Zen On Dirt

CDT day 48 – From glorious alpine riding to mud slogging into Breck

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Sometimes, really great plans turn out beautifully. Sometimes, really great plans turn to poo. Today, both those things happened, leaving us with happy memories of morning alpine riding while night riding towards Dillon with bikes anything but clean.

By the time I pulled my hat from over my eyes, Cjell had started the morning fire and Scott had written, and then rewritten a blog post. I was definitely OTB as far as waking up at a decent hour.


We were on the trail shortly after, pedaling, walking, pedaling, and walking some more up towards Kokomo Pass. I’d remembered the descent being a lot of fun in the other direction, so I went with the assumption that it wasn’t going to be too steep. Apparently I think descending steep trail is fun…


The gradient leveled out around treeline and we found ourselves riding through beautiful open meadows, making short work of the pass. Cookies were the reward.


Between Kokomo and Searle Pass lies some of the best high-altitude alpine riding that can be found in the state. It was even better NoBo.

We visited with the resident marmots at the top of Searle, as well as Gazelle, a CT thru-hiker from from somewhere down south. With not a worry in the world, we lazed around enjoying the sun.


And then down. Wow. I know I keep saying that we’ve found the best descent in CO, but this one trumps them all. It really does. Going from alpine chunk to alpine meadows to wooded duff to wooded rocks and roots. And for the last two miles it joins with an equestrian trail and turns into a dusty mess, but that was fun too.

Cjell turned off to regain Vail Pass and head home. It was sad to see him go.


We ran into Dan the Pizza Man near the bottom. He’d planned on meeting us near the pass but had slept in, so our ride together consisted of coasting the bikepath to Frisco and eating lunch.

After a rainstorm passed, we opted to take the Peaks trail to rejoin the CDT after it came down from 10-mile. It was riding magnificently and my legs felt good for the first time since Cat ran us into the ground in Durango. Things were looking up!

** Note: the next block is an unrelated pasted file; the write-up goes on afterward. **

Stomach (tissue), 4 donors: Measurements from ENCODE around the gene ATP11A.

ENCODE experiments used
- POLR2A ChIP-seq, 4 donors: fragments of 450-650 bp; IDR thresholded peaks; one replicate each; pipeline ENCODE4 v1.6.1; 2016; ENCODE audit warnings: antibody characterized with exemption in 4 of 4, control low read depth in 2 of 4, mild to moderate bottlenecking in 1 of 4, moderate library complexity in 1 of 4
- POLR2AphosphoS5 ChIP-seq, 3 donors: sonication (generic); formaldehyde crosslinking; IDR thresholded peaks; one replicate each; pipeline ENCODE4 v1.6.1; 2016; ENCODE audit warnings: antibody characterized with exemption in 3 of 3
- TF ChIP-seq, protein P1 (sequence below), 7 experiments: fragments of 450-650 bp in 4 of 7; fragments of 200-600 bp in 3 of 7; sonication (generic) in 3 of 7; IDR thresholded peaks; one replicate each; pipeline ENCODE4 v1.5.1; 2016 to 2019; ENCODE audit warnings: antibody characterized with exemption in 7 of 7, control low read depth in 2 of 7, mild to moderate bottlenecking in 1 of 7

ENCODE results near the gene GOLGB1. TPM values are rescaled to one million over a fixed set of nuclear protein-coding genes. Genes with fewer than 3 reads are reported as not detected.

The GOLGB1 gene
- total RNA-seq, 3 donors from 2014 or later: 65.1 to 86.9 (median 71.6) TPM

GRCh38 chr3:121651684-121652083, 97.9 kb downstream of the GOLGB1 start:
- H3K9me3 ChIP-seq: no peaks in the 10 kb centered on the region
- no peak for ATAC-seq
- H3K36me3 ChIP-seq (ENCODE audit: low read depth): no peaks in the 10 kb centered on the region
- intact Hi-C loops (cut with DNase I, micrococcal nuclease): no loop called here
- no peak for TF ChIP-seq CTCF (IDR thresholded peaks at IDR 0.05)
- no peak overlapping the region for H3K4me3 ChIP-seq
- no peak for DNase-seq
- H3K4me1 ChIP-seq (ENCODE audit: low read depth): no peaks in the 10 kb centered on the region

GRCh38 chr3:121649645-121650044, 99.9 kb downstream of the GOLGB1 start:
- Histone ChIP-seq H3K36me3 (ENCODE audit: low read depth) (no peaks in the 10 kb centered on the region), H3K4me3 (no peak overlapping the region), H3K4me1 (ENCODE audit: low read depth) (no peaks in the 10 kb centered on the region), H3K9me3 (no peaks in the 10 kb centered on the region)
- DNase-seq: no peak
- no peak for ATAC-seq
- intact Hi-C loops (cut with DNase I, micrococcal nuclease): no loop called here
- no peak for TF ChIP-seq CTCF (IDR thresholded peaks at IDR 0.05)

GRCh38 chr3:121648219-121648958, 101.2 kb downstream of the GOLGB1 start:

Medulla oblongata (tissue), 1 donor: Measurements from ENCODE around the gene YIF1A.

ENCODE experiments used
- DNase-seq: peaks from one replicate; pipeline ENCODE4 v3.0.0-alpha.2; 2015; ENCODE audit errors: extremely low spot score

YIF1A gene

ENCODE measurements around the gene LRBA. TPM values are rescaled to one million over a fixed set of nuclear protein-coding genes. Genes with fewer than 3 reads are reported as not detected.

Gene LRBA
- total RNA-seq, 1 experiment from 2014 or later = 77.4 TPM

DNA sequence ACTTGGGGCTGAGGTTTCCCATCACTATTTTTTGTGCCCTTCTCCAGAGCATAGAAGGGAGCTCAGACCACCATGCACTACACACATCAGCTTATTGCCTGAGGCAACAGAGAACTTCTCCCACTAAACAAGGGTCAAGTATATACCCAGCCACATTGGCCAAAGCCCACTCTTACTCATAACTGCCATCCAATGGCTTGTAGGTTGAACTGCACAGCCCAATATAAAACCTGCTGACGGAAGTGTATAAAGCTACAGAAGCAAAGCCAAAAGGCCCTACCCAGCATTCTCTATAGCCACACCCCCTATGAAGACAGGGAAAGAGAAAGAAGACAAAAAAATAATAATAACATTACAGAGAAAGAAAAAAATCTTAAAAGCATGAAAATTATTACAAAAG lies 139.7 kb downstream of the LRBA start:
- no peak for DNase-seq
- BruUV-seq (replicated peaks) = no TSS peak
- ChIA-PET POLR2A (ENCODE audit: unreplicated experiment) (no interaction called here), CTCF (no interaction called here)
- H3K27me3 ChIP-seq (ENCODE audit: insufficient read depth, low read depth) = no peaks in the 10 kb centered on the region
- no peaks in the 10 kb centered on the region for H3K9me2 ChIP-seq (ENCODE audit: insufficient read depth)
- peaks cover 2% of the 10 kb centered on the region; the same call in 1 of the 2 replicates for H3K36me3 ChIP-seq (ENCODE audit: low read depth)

Then on the backside of Gold Hill, the trail was closed for beetle kill logging, forcing us onto a newly built road. The rain earlier had turned it into a muddy mess and with more rain threatening, we didn’t think that waiting for it to dry was a viable option. Sticky, peanut butter mud. Expletives were uttered. Repeatedly.

The mile wrecked the bikes, took ages, and was suck-balls. Once back on the trail, we limped down to the highway to find a hose and shelter from the storm that was starting to spit rain. We found both in a nice condo complex where we killed time watching it rain.


Rain letting up, we hurried away when it looked like the owners were coming home. With the trails hosed from the rain, we made our way over Swan Lake road to find Dan’s pizza place, Last Chance Pizza. A block away, Scott realized he didn’t have his phone any more. Double suck-balls.

We made our way to the shop to find it overwhelmingly busy. Scott borrowed Dan’s van to go back and find his phone at the condo complex while I hung out. By the time Scott got back and ate two slices of pizza, we were racing daylight. Dan had invited us to stay with him in Dillon and with threatening storms, we readily accepted the offer. Unfortunately, we were in Keystone and his place in Dillon, four miles in the direction we didn’t want to be going.


But we weren’t about to look a gift horse in the mouth, so we pedaled the bikepath back, picking up some trail food and arriving to his place just as he was getting back from closing the shop. It was nearly 11 by the time we got horizontal and set what I believe to be our first alarm of the trip. Weather was threatening and we had a high pass to get over before the storms hit in the afternoon.

A roof made sleep easy and deep. Thanks again Dan!!

It was a big day. Awesome in many ways. Frustrating in others. But that’s touring. It’s all what you make of it.


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